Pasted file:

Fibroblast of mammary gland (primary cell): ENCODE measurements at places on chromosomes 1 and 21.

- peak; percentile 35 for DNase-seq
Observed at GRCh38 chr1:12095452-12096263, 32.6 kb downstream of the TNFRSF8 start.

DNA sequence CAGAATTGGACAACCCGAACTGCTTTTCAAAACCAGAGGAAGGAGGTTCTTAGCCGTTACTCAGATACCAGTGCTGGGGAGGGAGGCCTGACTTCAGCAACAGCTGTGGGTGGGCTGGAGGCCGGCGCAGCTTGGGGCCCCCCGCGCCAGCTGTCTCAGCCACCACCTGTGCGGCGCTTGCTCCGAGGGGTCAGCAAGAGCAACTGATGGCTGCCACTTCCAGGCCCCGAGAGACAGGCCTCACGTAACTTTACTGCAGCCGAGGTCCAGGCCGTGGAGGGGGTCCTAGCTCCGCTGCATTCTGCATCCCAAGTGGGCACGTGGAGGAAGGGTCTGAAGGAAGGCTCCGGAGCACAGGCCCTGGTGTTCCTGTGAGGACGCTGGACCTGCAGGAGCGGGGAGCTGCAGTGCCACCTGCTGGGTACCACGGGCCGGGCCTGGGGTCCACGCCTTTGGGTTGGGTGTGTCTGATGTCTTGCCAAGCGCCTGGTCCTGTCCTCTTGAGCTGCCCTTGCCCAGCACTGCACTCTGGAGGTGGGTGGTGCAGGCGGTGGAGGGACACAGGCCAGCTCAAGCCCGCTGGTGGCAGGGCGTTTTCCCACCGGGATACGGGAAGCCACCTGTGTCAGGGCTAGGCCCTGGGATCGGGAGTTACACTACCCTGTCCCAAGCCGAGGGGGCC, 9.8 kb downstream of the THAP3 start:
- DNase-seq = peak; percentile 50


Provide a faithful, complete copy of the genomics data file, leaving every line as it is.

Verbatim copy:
Fibroblast of mammary gland (primary cell): ENCODE measurements at places on chromosomes 1 and 21.

- peak; percentile 35 for DNase-seq
Observed at GRCh38 chr1:12095452-12096263, 32.6 kb downstream of the TNFRSF8 start.

DNA sequence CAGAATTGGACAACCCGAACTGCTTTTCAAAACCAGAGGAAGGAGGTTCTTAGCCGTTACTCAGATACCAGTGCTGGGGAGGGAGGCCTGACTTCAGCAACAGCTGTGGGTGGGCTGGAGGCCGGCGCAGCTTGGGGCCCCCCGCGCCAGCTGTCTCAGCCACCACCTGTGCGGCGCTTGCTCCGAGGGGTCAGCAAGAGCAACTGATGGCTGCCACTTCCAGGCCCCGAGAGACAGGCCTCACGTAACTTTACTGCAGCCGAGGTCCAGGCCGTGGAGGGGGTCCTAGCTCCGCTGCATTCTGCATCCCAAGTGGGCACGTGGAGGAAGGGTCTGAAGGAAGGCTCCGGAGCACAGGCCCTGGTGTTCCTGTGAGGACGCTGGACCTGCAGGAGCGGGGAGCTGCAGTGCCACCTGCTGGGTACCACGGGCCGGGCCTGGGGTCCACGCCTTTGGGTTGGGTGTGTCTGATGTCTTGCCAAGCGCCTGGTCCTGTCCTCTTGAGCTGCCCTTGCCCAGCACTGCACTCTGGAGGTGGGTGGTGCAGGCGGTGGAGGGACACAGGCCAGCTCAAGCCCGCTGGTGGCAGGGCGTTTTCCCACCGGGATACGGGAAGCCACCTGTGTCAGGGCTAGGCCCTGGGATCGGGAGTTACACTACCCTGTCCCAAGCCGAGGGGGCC, 9.8 kb downstream of the THAP3 start:
- DNase-seq = peak; percentile 50